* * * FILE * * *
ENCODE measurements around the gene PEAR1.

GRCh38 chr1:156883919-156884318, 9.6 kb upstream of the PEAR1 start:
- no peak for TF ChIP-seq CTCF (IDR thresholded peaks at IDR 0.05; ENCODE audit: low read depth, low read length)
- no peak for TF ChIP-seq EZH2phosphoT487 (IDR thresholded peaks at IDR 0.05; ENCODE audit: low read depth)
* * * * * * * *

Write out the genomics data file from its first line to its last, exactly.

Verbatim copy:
ENCODE measurements around the gene PEAR1.

GRCh38 chr1:156883919-156884318, 9.6 kb upstream of the PEAR1 start:
- no peak for TF ChIP-seq CTCF (IDR thresholded peaks at IDR 0.05; ENCODE audit: low read depth, low read length)
- no peak for TF ChIP-seq EZH2phosphoT487 (IDR thresholded peaks at IDR 0.05; ENCODE audit: low read depth)